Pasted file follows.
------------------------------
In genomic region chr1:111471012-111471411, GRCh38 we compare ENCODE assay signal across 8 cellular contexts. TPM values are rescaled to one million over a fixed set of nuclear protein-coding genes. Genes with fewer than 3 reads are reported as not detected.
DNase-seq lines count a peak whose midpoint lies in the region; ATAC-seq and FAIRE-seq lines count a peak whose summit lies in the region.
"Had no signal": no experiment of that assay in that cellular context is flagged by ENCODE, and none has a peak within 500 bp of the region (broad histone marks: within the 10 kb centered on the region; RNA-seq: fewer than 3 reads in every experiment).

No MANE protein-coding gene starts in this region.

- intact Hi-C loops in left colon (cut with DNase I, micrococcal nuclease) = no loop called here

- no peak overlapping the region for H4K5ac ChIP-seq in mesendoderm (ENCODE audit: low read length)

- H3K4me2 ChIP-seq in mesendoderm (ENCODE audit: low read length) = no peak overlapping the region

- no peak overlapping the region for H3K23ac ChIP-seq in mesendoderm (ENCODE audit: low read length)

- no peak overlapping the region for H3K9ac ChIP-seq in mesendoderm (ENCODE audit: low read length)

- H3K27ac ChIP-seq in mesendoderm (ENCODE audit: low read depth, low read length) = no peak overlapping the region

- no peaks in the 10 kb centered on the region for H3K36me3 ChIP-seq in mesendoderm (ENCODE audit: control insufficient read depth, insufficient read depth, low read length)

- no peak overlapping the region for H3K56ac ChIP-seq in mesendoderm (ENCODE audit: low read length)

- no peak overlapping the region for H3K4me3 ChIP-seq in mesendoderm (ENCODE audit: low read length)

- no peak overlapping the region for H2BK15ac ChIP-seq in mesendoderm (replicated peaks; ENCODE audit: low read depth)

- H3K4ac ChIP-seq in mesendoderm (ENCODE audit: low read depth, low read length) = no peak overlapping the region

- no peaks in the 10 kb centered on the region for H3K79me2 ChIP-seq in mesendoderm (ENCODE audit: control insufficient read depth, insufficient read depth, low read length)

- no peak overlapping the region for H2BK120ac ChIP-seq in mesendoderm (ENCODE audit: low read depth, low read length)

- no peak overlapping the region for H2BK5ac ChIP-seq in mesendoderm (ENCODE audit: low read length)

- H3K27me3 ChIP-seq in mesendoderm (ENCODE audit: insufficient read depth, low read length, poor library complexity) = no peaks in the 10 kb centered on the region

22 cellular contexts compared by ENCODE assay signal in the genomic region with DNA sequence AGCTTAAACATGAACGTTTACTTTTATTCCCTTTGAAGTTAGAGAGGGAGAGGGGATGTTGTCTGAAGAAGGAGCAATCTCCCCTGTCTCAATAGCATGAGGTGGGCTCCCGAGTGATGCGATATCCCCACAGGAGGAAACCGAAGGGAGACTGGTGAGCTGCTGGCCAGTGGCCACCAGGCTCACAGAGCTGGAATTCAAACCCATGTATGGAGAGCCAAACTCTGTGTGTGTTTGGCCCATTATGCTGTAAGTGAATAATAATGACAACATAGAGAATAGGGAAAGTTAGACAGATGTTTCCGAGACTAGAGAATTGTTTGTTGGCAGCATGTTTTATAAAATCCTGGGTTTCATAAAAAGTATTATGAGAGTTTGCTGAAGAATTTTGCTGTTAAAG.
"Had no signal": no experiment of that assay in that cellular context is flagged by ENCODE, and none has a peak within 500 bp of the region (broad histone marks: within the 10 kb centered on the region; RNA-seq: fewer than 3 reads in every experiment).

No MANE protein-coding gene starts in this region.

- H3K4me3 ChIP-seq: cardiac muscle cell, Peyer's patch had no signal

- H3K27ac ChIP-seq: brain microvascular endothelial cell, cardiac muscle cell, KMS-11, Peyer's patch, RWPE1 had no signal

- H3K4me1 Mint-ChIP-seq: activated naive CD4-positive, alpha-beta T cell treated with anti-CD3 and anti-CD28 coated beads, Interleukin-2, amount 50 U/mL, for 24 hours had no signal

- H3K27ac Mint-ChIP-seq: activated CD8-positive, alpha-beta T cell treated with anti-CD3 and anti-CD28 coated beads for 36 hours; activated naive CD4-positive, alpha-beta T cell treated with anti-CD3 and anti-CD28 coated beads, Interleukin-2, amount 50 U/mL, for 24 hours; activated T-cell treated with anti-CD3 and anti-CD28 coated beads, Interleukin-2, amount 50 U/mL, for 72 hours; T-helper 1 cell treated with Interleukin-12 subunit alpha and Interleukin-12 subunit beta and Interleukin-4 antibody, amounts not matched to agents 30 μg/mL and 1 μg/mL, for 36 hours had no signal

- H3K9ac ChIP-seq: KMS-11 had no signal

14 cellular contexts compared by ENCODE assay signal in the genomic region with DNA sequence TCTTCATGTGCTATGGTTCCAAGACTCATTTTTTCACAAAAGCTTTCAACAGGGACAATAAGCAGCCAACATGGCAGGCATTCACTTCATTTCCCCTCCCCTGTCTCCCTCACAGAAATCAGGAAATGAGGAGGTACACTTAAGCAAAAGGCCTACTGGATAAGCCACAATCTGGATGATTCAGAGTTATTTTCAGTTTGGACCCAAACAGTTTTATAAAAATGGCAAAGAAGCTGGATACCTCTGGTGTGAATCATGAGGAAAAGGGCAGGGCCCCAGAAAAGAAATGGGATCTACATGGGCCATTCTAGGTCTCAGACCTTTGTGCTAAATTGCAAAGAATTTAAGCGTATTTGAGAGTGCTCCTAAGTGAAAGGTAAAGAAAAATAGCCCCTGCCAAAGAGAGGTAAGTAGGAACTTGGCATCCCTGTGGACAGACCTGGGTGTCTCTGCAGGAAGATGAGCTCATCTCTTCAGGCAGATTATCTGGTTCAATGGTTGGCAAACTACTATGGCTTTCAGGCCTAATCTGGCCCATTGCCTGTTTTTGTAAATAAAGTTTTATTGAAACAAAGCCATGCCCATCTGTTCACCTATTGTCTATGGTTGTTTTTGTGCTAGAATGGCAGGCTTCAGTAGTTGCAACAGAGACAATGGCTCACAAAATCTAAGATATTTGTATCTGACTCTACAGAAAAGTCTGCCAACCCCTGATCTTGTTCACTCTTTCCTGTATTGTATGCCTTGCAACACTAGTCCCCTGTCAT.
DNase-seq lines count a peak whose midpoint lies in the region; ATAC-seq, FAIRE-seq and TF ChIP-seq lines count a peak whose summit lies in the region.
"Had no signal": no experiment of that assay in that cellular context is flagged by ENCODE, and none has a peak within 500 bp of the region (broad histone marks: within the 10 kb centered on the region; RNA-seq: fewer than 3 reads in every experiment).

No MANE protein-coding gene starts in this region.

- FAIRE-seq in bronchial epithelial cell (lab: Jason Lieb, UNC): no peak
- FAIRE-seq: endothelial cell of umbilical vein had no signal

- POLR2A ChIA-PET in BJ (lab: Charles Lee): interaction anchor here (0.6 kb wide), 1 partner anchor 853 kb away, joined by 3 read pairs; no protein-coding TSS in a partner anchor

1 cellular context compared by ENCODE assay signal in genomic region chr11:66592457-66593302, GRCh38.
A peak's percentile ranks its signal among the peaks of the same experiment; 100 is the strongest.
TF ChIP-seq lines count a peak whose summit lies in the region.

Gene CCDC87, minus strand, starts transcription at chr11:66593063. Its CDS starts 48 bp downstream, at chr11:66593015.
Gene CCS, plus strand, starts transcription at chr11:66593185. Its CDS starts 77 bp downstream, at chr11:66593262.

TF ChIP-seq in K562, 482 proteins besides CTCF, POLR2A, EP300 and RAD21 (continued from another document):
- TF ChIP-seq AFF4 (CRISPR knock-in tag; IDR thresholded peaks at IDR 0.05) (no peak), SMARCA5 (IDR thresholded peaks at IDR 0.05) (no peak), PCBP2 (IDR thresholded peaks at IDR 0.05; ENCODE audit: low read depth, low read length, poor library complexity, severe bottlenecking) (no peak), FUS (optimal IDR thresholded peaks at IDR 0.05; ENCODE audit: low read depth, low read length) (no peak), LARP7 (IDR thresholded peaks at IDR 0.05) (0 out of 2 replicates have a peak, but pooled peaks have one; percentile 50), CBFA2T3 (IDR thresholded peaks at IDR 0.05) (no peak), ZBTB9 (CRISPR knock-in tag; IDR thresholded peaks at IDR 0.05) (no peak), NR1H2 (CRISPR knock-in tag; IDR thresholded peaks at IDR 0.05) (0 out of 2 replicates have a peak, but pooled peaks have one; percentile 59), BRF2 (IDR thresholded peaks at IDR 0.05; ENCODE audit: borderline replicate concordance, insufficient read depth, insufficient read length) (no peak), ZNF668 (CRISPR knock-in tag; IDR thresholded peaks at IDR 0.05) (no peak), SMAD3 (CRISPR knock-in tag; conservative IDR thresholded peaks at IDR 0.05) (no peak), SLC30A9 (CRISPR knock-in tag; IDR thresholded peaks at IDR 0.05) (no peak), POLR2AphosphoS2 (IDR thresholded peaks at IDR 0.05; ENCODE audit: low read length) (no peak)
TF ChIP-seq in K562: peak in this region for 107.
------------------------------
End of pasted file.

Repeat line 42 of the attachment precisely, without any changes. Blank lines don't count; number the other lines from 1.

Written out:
TF ChIP-seq in K562: peak in this region for 107.